Bev McGuigan's night-school art classes became a lifeline after chemotherapy stripped her memory three years ago. "It was really strange," said McGuigan, a 61-year-old former family counsellor. "I'd done pottery for years, and I couldn't remember how to pull up a wall, how to throw a vessel. I just couldn't remember how to do it. I couldn't put a sentence together, because I couldn't remember, by the time I got to the end of the sentence, what the words were."
The previously accomplished potter with decades of experience couldn't do much more than make beads.
"So I did that for two whole terms," McGuigan said. "I made beads."
As life would have it, McGuigan's husband, David, was diagnosed with lung cancer while Bev was having chemotherapy. He had signed up for a cancer study, simply because he was always at the B.C. Cancer Agency with Bev.
"Making the phone call to offer my body to science was a decision that saved my life," said David, 63, a former smoker. "I had no symptoms. One of the parts of the study was they gave us a CT scan, and guess what I found?"
For both McGuigans, Shadbolt Centre art classes - pottery for Bev, and watercolours and life drawing for David - soon came to mean much more than lessons in visual art.
"When I went to pottery, even though it was just making a bead, I could be successful," Bev said.
"It's OK - with clay, if it doesn't work out, you can just smash it and start again, right? Doing repetitive stuff over and over again helped my memory and a variety of my cognitive skills. I think I really clung to the pottery as a method of sustaining my self-esteem and improving my communication skills.
"Reading was impossible, at first. I remember going to a Tim Hortons with my husband one day and I was looking on their big sign for soup or tea or something, and I could not pick out what the words were. It was just totally overwhelming. Too much of any kind of information was exhausting: written information, too much noise, too much sun, too much anything. I was just totally lost.
"Of course, I couldn't go back to work. I still couldn't depend on remembering somebody's name. I still can't remember the services I could pass people on to. Cooking was impossible for me, because I couldn't think of anything to cook. You know how you carry a Rolodex in your head with all your recipes? I didn't have that Rolodex. ... I made pretty bad food for my poor family. Oh lord, you have to laugh at these things, otherwise it would be impossible to get through it," Bev said.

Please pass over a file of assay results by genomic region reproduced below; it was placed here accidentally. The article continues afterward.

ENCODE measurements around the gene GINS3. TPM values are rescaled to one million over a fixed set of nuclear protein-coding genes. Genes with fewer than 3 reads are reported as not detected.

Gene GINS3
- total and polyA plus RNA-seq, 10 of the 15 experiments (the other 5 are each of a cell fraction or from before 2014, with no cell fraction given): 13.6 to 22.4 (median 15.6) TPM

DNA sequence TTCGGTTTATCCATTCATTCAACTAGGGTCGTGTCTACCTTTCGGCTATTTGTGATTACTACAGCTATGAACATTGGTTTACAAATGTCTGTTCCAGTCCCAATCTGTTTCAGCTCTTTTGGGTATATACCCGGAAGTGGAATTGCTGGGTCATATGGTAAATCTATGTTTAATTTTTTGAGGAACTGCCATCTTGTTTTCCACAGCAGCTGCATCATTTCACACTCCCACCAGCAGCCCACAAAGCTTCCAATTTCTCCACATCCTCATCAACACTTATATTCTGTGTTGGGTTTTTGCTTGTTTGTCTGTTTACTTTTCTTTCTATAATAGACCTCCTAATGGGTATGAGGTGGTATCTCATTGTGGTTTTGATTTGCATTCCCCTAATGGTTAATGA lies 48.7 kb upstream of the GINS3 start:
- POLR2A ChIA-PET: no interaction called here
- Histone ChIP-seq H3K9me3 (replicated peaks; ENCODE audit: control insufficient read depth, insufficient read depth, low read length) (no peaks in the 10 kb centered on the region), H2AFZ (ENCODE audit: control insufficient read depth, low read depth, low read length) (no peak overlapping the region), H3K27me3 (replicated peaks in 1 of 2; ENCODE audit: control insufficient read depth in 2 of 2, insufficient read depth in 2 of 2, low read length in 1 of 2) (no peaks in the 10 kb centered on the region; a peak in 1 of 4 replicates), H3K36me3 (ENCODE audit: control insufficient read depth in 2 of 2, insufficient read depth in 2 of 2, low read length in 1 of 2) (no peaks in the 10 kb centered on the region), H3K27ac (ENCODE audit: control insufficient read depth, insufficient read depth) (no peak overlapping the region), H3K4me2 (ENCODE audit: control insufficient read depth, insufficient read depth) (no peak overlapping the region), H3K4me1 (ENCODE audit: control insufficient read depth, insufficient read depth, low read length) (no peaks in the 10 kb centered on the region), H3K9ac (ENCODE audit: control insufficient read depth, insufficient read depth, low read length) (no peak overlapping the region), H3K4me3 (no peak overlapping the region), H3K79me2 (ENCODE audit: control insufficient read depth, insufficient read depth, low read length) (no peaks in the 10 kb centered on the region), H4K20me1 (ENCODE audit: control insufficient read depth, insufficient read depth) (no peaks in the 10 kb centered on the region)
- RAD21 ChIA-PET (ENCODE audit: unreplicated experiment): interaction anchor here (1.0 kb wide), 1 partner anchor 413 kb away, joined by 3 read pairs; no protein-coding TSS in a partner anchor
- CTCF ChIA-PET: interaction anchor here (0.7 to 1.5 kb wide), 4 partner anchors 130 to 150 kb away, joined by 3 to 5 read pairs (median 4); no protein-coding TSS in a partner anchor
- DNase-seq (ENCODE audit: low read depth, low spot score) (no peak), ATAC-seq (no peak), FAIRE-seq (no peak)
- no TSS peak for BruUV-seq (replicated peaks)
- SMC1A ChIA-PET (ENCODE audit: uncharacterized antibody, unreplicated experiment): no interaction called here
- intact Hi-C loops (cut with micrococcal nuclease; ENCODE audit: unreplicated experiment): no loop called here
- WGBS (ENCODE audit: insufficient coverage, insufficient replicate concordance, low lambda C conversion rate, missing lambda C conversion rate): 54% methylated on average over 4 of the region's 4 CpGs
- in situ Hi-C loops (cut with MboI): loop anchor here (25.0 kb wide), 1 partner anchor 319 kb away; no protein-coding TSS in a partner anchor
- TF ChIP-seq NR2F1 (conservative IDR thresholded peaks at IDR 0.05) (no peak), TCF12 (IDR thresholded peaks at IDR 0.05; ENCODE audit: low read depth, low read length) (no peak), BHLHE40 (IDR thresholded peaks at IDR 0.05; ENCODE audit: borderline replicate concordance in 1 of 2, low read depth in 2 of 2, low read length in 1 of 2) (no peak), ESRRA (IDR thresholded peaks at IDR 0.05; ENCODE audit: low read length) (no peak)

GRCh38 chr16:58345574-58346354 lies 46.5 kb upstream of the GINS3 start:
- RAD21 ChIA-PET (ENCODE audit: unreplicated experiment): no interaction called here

"When I went back to pottery, I hoped that it would help me heal, and it did."
David, an architect who specializes in health-care projects, has found that art "takes my mind off some of the other things that are going on in my life. I had surgery in the beginning of August of 2007, and went back to classes that fall, and did what I could.
"I am now facing yet another surgery for lung cancer. All this fall, that's been in the back of my mind, and (class) has helped me put it aside and forget it for at least three hours a night," said David, who attends class, on average, three nights a week.
David had always been curious about art, but had never really done much. About five years ago, "I finally decided, OK, I'll do it," he said. "It feels good, you know, to sit down and pick up a piece of conte and just draw a clove of garlic. It doesn't matter what the subject is. Part of the exercise last night was to try and do it using line and not using shading.
"You're not thinking about whether the car needs a washing or an oil change of any of those mundane life things that clog our heads," he said. "You're looking at an object and you're sort of visually remembering what you've seen, so you can look down at the paper and create a line from memory. It takes focus.
"I look back at 2003 or earlier, and I guess I was thinking, I need something to do when I stop doing the stuff I do from nine to five. Maybe these health issues are telling me maybe I should be doing it sooner rather than later."